For a lot of millennials, your dogs were your first babies. Whether or not you dressed yours in clothing and carried it around in your purse a la Paris Hilton, you had — and continue to have — a deep bond with your pup. You've turned to your furry friends after a breakup or through bouts of depression, and they legitimately feel like family now, so of course you're eager for that bond to extend to your child now that you're a parent. Luckily, the signs your dog is attached to your baby couldn't be any cuter, and you're seriously going to be looking for them all the time.
Cristina Tudino of the canine website Ollie has two children and a beloved fur baby, and has found it to be a delicate relationship balance that she has mastered over the years; namely, by being intentional about encouraging bonding between the children and the dog. In an interview with Romper, Tudino says that based on both her personal and professional experience, there are some definite signs to look for when assessing your pup's feelings toward your newest bundle of joy. These five things, she attests, are how to gauge their attachment.
1. Synchronized Crying
If you've never before heard your dog wail, don't be surprised if it begins happening not long after bringing your baby home from the hospital. Whether it's an act of solidarity or a plea for you to make the baby's crying stop, pups have been known to join in on the decibel level.
"Whenever my 4-month-old daughter cries, my chocolate lab Gus starts crying, too," Tudino says with amusement. "It’s clear he wants me to console her (and maybe change her diaper) ASAP."
2. Post-Nap Snuggles
Dogs are incredibly attuned to the moods of the people around them, so don't be surprised if your pooch gets tired and wants to nap along with the baby. While that is awfully cute, it's not very safe, so stick to a ritual of post-nap snuggles instead.
"When my son wakes up from his afternoon nap and I open the door to his room, Gus runs in to say hi and waits for him to get out of bed so he can get some 'pets'," Tudino reports.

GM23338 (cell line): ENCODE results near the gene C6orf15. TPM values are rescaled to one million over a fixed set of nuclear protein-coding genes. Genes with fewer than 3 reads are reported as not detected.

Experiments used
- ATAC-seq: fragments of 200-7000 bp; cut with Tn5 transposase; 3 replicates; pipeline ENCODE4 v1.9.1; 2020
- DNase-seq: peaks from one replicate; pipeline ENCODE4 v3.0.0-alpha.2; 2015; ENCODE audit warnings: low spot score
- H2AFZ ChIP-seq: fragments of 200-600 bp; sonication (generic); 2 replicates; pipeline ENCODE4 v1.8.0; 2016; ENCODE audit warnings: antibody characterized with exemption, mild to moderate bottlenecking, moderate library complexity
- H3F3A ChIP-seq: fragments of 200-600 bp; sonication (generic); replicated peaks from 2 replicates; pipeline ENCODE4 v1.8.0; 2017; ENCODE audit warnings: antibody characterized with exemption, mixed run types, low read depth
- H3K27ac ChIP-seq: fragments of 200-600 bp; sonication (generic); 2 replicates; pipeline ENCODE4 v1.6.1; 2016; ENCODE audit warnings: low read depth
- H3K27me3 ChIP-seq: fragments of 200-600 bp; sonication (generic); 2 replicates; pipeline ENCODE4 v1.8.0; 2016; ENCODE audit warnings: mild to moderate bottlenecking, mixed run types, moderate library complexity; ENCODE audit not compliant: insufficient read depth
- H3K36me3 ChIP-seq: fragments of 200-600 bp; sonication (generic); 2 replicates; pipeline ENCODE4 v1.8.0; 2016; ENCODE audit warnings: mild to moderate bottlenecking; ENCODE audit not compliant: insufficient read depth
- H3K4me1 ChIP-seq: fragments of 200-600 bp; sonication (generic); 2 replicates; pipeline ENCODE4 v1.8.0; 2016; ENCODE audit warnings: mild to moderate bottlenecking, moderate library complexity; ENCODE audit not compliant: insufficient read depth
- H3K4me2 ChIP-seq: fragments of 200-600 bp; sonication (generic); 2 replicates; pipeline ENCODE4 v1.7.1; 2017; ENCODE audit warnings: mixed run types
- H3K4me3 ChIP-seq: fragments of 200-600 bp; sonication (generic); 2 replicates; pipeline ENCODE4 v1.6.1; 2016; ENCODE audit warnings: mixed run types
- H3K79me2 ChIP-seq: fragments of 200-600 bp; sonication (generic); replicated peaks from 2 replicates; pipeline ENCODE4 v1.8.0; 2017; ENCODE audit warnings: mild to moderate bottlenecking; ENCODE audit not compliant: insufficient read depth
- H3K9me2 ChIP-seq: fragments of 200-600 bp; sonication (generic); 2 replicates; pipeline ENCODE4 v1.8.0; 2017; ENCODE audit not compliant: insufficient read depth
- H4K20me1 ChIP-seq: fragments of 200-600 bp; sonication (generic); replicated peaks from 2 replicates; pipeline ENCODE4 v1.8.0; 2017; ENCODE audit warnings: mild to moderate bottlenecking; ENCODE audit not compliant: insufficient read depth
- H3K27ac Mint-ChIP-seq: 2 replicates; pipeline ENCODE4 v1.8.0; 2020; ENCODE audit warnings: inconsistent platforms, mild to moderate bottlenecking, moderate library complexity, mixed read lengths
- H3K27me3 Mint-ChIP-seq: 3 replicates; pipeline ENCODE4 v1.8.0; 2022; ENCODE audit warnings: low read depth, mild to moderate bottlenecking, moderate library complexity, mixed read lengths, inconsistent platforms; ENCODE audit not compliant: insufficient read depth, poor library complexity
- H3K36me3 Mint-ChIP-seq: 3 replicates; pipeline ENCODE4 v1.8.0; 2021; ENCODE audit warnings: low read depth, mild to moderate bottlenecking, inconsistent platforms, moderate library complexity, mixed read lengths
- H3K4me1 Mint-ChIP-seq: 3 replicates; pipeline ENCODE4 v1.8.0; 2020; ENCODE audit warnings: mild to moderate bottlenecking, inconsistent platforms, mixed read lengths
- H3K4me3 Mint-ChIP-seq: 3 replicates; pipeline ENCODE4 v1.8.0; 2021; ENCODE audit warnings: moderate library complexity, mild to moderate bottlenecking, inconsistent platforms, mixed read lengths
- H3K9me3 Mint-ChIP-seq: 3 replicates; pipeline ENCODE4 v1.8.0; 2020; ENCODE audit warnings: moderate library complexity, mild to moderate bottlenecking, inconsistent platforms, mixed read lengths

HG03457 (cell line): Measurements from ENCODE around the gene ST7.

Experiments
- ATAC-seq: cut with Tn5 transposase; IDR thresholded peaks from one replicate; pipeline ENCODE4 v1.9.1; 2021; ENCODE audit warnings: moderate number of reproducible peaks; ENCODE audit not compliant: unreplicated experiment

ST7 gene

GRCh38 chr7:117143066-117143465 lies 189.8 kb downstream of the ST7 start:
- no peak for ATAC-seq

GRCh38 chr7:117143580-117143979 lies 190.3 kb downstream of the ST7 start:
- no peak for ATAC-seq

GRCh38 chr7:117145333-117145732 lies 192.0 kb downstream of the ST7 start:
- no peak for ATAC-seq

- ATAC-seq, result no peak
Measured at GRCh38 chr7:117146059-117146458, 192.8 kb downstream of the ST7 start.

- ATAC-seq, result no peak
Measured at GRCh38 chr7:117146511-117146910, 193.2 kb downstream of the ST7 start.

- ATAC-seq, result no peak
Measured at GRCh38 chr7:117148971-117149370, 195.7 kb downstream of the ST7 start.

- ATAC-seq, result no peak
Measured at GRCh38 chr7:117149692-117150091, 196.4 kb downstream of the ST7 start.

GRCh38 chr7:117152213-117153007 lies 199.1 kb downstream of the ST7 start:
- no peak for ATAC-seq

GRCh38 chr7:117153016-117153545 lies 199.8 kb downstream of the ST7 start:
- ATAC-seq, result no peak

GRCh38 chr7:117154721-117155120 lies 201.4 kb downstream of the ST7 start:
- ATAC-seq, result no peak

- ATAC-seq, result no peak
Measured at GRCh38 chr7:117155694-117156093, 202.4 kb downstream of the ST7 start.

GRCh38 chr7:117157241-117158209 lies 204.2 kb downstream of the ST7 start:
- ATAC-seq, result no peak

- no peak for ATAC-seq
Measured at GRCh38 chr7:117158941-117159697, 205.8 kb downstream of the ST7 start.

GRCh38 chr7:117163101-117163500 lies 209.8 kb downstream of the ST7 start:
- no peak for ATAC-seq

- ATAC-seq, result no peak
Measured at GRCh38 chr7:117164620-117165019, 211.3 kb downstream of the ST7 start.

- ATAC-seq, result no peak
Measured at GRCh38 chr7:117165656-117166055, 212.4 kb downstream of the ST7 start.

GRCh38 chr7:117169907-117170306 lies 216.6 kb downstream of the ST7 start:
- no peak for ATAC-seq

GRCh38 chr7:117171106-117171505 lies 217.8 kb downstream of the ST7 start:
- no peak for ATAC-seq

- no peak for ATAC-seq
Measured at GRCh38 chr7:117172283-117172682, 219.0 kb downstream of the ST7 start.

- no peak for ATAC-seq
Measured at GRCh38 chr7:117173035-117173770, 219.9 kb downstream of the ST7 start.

3. Middle-Of-The-Night Wakeup Calls
You might notice that Fido assumes it's his responsibility to get up with you for those late-night feedings. Now that's loyalty.
"With an infant who still needs to eat several times at night, my dog will also wake up whenever she starts crying for a feeding," Tudino relates. "He'll sit next to me on the couch and keep me company while I nurse her at 2 a.m."
4. He's Their Shadow
If your hound is hanging around for more than just mealtime, the odds are good that he's pretty smitten with this new little family member. He may even begin growling at strangers or making sure they keep their distance from the treasure in the car seat.
"It’s no surprise that my dog is always nearby to clean up the mess that’s called mealtime, but he likes to be a close presence when my babies are playing, too. He'll lay down next to them during puzzle time or 'help' knock down Lego towers," Tudino explains.
5. They Have A Bedtime Routine
We all feel a little more sentimental at bedtime, and your dog is no different. He might just need to give your baby a goodnight kiss, lick, or other display of affection before retiring to rest from his long day of play.
"After bedtime stories have been told, my toddler gets a kiss from me, my husband, and our dog right before lights out," says Tudino. "And I think my son would notice if the dog was left out."
Check out Romper's new video series, Bearing The Motherload, where disagreeing parents from different sides of an issue sit down with a mediator and talk about how to support (and not judge) each other’s parenting perspectives. New episodes air Mondays on Facebook.